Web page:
I remembered the year Bedrosian was a starter (Sutter was brought in) but I had completely forgotten the year that Jim Frey decided Calvin Schiraldi was a starter. Of the experiments that teams stuck with for more than a few starts, the worst conversions seem to be Rick Aguilera in 1996 and, of course, the Danny Graves conversion we mostly made fun of back in 2003.

Hough should count too, though he didn't fit the criteria.
   12. PreservedFish Posted: May 24, 2010 at 06:36 AM (#3541092)
Ron Villone.

I also remember Chuck McElroy getting some starts just about when his career was over.
   13. Ron J Posted: May 24, 2010 at 07:52 AM (#3541109)
#11 Wood's not precisely groundbreaking. There's Hoyt Wilhelm as the precedent (right down to being a knuckler). The primary difference being that Wilhelm was switched back after a very successful run as a starter.

Did Don Mossi meet your definition? He started every now and then at the start of his career but was pretty clearly what would have been classified as a reliever in the majors (though he was a starter in the minors)

Did you find them to be disproportionately left-handed? Fassero, Wells, Mossi and Wood were the first names that came to mind when I read the concept.
   14. Dan Szymborski Posted: May 24, 2010 at 01:53 PM (#3541202)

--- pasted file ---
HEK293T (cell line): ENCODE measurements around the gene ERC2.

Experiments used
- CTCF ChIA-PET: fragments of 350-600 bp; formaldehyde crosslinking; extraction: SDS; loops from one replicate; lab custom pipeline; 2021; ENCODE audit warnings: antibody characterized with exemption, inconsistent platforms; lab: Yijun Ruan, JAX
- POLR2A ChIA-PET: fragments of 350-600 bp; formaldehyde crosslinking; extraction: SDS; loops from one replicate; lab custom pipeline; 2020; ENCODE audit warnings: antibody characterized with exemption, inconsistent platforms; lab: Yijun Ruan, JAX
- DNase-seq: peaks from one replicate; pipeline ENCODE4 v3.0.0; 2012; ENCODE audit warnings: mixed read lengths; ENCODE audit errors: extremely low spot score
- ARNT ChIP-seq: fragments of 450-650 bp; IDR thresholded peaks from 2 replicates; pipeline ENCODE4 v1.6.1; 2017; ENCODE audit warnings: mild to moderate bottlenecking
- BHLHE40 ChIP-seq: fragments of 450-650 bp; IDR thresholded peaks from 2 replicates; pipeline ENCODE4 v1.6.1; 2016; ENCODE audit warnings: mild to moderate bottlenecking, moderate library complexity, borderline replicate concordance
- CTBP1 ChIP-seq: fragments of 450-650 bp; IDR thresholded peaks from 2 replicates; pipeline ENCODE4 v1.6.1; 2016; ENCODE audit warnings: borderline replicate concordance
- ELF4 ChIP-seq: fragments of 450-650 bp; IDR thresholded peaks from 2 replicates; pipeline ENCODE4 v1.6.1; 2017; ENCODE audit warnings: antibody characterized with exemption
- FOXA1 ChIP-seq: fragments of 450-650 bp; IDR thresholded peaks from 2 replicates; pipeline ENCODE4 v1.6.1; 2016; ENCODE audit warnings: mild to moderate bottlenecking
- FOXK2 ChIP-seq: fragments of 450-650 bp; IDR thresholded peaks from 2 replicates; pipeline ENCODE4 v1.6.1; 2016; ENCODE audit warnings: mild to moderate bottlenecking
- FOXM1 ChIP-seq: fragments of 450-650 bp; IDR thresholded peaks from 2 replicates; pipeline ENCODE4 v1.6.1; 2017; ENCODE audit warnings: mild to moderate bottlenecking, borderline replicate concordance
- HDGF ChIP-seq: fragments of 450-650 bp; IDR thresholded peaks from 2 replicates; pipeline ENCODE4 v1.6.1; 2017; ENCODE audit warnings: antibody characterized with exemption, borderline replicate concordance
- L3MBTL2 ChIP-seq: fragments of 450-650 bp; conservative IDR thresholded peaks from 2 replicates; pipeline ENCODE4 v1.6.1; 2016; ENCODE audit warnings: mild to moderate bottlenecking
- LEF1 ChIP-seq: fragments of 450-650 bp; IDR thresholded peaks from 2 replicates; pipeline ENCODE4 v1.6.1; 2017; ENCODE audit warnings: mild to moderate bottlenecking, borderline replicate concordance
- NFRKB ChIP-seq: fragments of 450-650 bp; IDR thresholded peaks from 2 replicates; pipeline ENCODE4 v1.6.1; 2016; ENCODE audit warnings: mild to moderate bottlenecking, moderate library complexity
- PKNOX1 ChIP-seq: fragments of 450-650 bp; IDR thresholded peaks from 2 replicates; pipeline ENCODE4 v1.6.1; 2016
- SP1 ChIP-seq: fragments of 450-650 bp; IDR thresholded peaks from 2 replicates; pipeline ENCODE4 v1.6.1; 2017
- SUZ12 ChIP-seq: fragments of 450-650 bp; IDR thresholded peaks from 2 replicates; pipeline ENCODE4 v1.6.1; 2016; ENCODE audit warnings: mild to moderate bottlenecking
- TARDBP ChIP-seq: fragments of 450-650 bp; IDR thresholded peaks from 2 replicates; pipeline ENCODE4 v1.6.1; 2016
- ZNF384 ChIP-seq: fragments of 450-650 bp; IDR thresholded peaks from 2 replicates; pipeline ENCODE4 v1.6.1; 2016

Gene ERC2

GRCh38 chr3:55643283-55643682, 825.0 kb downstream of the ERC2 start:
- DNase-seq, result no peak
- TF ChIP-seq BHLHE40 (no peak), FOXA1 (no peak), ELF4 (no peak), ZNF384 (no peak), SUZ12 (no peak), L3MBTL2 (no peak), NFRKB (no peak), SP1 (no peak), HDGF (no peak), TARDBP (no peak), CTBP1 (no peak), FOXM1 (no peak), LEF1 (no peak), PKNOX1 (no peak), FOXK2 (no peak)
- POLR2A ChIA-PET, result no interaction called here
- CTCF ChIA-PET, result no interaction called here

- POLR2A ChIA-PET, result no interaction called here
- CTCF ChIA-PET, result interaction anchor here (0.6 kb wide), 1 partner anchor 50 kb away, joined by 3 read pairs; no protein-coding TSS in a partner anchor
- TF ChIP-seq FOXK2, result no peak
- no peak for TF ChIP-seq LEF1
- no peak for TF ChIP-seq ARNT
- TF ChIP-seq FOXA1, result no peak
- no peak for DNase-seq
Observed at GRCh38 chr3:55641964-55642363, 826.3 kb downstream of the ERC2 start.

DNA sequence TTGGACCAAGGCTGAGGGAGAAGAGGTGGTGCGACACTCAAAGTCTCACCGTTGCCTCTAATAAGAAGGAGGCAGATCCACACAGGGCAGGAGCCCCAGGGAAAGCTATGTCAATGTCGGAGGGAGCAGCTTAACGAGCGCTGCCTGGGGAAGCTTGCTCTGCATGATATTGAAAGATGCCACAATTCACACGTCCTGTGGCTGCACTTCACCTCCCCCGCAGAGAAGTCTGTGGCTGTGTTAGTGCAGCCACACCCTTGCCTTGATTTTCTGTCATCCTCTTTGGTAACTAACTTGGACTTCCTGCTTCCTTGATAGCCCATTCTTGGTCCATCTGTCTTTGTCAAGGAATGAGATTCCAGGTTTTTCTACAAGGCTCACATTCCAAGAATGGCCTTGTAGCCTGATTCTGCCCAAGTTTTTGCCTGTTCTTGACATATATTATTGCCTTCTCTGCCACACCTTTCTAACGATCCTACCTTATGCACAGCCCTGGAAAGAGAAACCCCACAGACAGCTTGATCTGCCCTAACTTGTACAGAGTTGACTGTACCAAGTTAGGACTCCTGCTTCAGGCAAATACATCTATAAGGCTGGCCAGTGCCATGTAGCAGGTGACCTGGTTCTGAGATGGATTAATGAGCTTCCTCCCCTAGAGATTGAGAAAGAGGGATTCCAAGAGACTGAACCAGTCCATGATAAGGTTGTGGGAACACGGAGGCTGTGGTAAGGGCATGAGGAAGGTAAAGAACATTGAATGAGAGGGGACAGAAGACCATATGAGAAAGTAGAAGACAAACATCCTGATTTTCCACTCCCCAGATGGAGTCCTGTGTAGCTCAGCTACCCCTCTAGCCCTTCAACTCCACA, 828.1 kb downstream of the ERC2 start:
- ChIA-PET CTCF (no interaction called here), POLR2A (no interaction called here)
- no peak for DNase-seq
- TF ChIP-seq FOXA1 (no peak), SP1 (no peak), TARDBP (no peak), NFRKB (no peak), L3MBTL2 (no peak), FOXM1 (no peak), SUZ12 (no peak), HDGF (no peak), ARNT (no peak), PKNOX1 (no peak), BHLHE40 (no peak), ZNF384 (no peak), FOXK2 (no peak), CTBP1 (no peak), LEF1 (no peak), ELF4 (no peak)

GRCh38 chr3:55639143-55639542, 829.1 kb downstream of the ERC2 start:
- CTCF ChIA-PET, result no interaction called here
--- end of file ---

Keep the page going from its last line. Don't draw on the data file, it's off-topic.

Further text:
Wilhelm only spent a year as a full-time starter. Wood, in 5 years and a bit, won 110 games and threw 104 complete games.
   15. RoyalsRetro (AG#1F) Posted: May 24, 2010 at 02:04 PM (#3541217)
I thought the Reds talked about making Scott Williamson a starter after his closing career started to slide, but I see he only made ten starts in his career in his second year.

There have been whispers about making Joakim Soria a starter, but I'll believe it when I see it.
   16. smileyy Posted: May 24, 2010 at 07:16 PM (#3541530)
The Reds tried Danny Graves as a starter as well. That didn't work out so well either. OTOH, Jose Rijo spent the first 5 years of his career as a reliever and spot-starter, before becoming a full-time starter in his second year with the Reds. Has that usage pattern pretty much gone away these days?
   17. Danny Posted: May 24, 2010 at 07:23 PM (#3541538)
Duchscherer misses your criteria because he was hurt in 2007, but he went from 188 straight relief appearances to 27 straight starts.

The A's also look like they're trying to convert Fernando Hernandez to a SP after 300+ relief appearances to start his pro career.